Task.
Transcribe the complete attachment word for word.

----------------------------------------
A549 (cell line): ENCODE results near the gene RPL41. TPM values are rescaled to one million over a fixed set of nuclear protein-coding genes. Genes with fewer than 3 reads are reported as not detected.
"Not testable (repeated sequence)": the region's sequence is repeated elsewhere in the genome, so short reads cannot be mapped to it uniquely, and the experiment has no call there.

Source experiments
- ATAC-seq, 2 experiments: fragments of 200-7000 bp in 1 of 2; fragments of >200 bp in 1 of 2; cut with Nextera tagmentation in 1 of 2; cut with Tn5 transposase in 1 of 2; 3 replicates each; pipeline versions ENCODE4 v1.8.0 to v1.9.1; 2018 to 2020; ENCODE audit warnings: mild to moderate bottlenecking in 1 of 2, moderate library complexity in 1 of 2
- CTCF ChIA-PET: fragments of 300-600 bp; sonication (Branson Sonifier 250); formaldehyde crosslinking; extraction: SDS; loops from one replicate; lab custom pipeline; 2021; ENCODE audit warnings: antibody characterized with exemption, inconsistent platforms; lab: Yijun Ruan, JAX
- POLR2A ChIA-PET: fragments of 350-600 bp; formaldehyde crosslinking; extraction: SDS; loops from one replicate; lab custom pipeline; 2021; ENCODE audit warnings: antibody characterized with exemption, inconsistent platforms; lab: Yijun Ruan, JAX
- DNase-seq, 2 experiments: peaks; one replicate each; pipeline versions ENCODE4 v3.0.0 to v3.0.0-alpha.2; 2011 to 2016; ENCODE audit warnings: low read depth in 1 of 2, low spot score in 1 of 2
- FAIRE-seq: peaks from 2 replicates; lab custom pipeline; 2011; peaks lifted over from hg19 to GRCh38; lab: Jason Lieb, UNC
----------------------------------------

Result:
A549 (cell line): ENCODE results near the gene RPL41. TPM values are rescaled to one million over a fixed set of nuclear protein-coding genes. Genes with fewer than 3 reads are reported as not detected.
"Not testable (repeated sequence)": the region's sequence is repeated elsewhere in the genome, so short reads cannot be mapped to it uniquely, and the experiment has no call there.

Source experiments
- ATAC-seq, 2 experiments: fragments of 200-7000 bp in 1 of 2; fragments of >200 bp in 1 of 2; cut with Nextera tagmentation in 1 of 2; cut with Tn5 transposase in 1 of 2; 3 replicates each; pipeline versions ENCODE4 v1.8.0 to v1.9.1; 2018 to 2020; ENCODE audit warnings: mild to moderate bottlenecking in 1 of 2, moderate library complexity in 1 of 2
- CTCF ChIA-PET: fragments of 300-600 bp; sonication (Branson Sonifier 250); formaldehyde crosslinking; extraction: SDS; loops from one replicate; lab custom pipeline; 2021; ENCODE audit warnings: antibody characterized with exemption, inconsistent platforms; lab: Yijun Ruan, JAX
- POLR2A ChIA-PET: fragments of 350-600 bp; formaldehyde crosslinking; extraction: SDS; loops from one replicate; lab custom pipeline; 2021; ENCODE audit warnings: antibody characterized with exemption, inconsistent platforms; lab: Yijun Ruan, JAX
- DNase-seq, 2 experiments: peaks; one replicate each; pipeline versions ENCODE4 v3.0.0 to v3.0.0-alpha.2; 2011 to 2016; ENCODE audit warnings: low read depth in 1 of 2, low spot score in 1 of 2
- FAIRE-seq: peaks from 2 replicates; lab custom pipeline; 2011; peaks lifted over from hg19 to GRCh38; lab: Jason Lieb, UNC